Indeed I don’t want to get away from the main goal of this article. Therefore, now that you understand how to build a basic XML document as well as how to insert a few simple nodes into it, it’s time to move forward and learn how to create XML data from an existing array.

This is an interesting topic that will be discussed in detail in the next section. Thus jump ahead and keep reading.

{mospagebreak title=Adding nodes to a simple XML document by using array elements}

As you saw in the prior section, inserting a few basic nodes into a recently-created XML document is actually a no-brainer process that can be tackled with minor hassles, even if you’re just getting started using the DOM XML extension. So, assuming that you grasped the logic that stands behind this procedure, I’m going to show you another concrete example where different nodes are added to a new XML document, but in this case using a simple PHP array.

Having outlined how this brand new example will work, pay attention to its corresponding source code, which is listed below:


$elements=array(‘element1’=>’Element 1′,’element2’=>’Element 2′,’element3’=>’Element 3′,’element4’=>’Element 4′,’element5’=>’Element 5′,’element6’=>’Element 6′,’element7’=>’Element 7′,’element8’=>’Element 8′,’element9’=>’Element 9′,’element10’=>’Element 10′);

$dom=new DOMDocument(‘1.0′,’iso-8859-1′);

$rootElement=$dom->createElement(‘rootnode’,”);

// insert the root element into the document

$dom->appendChild($rootElement);

// insert additional elements into the document

foreach($elements as $key=>$value){

$element=$dom->createElement($key,$value);

$rootElement->appendChild($element);

}

// tell the browser the output is XML via the ‘Content-Type’ HTTP header

header(‘Content-Type: text/xml’);

// display DOM document

echo $dom->saveXML();


/* displays the following

<?xml version="1.0" encoding="iso-8859-1"?>

<rootnode>

<element1>Element 1</element1>

<element2>Element 2</element2>

<element3>Element 3</element3>

<element4>Element 4</element4>

<element5>Element 5</element5>

<element6>Element 6</element6>

<element7>Element 7</element7>

<element8>Element 8</element8>

<element9>Element 9</element9>

<element10>Element 10</element10>

</rootnode>

*/


See how simple it is to build a multi-node XML document by utilizing a basic PHP array to construct the nodes in question? I bet you do! In this case, I used the pair of “createElement()/appendChild()” methods to accomplish this basic task, so since you’ve already seen how they function, you shouldn’t have major problems seeing how the previous example works, right?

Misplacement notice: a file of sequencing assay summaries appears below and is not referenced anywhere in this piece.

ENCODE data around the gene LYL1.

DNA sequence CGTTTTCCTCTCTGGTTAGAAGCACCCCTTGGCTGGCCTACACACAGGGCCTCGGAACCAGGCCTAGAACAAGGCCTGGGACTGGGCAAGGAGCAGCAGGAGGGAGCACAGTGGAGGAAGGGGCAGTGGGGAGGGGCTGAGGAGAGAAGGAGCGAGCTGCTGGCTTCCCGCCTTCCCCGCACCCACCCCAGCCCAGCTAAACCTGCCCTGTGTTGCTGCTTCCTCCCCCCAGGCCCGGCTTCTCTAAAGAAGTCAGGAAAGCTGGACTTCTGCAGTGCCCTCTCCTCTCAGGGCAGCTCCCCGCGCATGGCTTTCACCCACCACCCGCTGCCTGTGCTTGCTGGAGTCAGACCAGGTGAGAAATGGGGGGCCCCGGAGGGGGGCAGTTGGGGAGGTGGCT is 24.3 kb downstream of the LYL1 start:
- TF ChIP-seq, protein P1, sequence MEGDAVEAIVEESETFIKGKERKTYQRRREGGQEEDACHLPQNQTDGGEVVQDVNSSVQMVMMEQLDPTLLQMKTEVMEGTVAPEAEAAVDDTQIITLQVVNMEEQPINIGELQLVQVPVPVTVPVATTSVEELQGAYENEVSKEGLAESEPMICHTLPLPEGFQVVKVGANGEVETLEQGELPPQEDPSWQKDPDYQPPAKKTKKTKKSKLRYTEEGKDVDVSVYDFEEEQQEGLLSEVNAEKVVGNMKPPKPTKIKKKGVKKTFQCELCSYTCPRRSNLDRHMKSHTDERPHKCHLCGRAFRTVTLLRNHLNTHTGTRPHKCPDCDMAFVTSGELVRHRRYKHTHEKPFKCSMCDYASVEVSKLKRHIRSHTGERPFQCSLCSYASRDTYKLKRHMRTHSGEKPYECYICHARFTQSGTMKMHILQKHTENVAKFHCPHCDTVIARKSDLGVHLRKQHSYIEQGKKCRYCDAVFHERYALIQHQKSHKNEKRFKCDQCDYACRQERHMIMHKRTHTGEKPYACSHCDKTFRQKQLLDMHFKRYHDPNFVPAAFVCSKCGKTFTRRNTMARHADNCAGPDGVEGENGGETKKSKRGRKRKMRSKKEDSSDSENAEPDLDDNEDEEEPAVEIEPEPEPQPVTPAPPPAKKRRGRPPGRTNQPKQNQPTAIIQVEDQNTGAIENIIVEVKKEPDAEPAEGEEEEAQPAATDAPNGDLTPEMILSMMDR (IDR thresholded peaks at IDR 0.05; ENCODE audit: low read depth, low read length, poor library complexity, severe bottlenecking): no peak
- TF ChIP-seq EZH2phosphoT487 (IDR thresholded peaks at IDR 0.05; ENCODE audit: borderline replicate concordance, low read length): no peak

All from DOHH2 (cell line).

However, a brief note is in order here: while the logic implemented by the aforementioned example is actually very simple to grasp, it does demonstrate how easy it is to create complete XML documents from an external source, like a PHP array. Obviously, instead of using array elements, you could use a MySQL database table to build an XML-based representation of the stored data utilizing a script similar to the one shown previously.

This is only one basic example of what you can do with the DOM XML extension, but you’ll find many others as you climb through the corresponding learning curve. In the meantime, feel free to use all the code samples that were developed in this tutorial to acquire a more solid background when using this powerful PHP library.

Final thoughts

In this initial article of the series, I provided you with a quick overview of some basic tasks that you can perform with the DOM XML extension that comes bundled with PHP. From creating XML documents from scratch to adding a few simple nodes, all these things are fairly easy to grasp.

In the next part of the series, I’m going to show you how to use many other features offered by this useful PHP extension, such as adding attributes to existing nodes of an XML document, creating CDATA sections, and much more.

Don’t miss the next article!